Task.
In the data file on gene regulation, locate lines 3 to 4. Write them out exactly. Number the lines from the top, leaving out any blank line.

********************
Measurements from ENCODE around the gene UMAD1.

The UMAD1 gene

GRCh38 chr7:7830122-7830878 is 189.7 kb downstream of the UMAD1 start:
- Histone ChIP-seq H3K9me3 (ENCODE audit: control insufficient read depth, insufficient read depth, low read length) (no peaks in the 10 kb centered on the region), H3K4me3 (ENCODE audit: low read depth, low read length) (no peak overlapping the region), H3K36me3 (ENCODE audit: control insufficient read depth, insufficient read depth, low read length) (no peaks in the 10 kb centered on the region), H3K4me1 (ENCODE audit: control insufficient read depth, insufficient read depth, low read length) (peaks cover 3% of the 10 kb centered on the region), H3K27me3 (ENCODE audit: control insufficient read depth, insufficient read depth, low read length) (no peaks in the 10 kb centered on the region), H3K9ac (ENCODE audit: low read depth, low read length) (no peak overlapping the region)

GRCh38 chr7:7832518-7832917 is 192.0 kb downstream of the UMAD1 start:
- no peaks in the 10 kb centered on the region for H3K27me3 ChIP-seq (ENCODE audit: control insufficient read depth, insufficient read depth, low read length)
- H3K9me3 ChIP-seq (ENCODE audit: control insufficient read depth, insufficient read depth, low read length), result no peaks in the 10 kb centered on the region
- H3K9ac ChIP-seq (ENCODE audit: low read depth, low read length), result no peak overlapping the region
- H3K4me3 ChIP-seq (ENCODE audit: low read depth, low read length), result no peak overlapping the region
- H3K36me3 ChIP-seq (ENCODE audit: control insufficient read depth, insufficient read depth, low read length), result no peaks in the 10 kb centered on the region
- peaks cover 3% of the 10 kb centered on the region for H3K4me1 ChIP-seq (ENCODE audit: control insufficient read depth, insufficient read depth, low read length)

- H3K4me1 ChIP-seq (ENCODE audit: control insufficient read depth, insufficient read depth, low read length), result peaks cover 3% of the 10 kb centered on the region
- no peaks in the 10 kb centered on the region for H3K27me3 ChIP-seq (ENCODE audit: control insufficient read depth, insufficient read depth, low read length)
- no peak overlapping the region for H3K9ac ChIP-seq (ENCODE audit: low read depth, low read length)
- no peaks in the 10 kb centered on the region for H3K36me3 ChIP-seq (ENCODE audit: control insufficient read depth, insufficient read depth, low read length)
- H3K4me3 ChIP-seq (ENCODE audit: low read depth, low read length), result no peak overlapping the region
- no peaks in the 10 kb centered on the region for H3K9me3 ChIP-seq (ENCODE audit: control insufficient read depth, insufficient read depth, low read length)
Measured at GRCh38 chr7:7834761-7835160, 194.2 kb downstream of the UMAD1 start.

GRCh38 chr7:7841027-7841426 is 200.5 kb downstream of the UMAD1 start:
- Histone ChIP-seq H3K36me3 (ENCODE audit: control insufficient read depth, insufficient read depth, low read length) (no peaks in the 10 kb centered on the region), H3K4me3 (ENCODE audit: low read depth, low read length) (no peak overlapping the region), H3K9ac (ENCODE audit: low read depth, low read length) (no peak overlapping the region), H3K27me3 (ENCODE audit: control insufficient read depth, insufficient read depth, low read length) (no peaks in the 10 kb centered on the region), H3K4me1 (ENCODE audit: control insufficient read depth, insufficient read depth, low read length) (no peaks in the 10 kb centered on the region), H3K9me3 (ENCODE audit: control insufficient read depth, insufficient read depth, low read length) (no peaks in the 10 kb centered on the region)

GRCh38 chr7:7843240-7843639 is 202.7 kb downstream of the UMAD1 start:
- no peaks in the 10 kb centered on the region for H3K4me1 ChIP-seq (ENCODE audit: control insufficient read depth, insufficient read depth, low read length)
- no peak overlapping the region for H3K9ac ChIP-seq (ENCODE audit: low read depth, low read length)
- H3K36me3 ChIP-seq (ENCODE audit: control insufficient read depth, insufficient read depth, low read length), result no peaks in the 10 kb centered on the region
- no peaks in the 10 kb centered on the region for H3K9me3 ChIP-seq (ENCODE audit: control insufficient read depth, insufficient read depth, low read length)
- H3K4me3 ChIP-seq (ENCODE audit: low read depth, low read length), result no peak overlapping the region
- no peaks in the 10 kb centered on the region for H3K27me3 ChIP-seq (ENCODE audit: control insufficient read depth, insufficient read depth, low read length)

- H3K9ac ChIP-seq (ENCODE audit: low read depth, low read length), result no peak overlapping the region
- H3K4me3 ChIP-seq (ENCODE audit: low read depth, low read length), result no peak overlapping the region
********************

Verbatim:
GRCh38 chr7:7830122-7830878 is 189.7 kb downstream of the UMAD1 start:
- Histone ChIP-seq H3K9me3 (ENCODE audit: control insufficient read depth, insufficient read depth, low read length) (no peaks in the 10 kb centered on the region), H3K4me3 (ENCODE audit: low read depth, low read length) (no peak overlapping the region), H3K36me3 (ENCODE audit: control insufficient read depth, insufficient read depth, low read length) (no peaks in the 10 kb centered on the region), H3K4me1 (ENCODE audit: control insufficient read depth, insufficient read depth, low read length) (peaks cover 3% of the 10 kb centered on the region), H3K27me3 (ENCODE audit: control insufficient read depth, insufficient read depth, low read length) (no peaks in the 10 kb centered on the region), H3K9ac (ENCODE audit: low read depth, low read length) (no peak overlapping the region)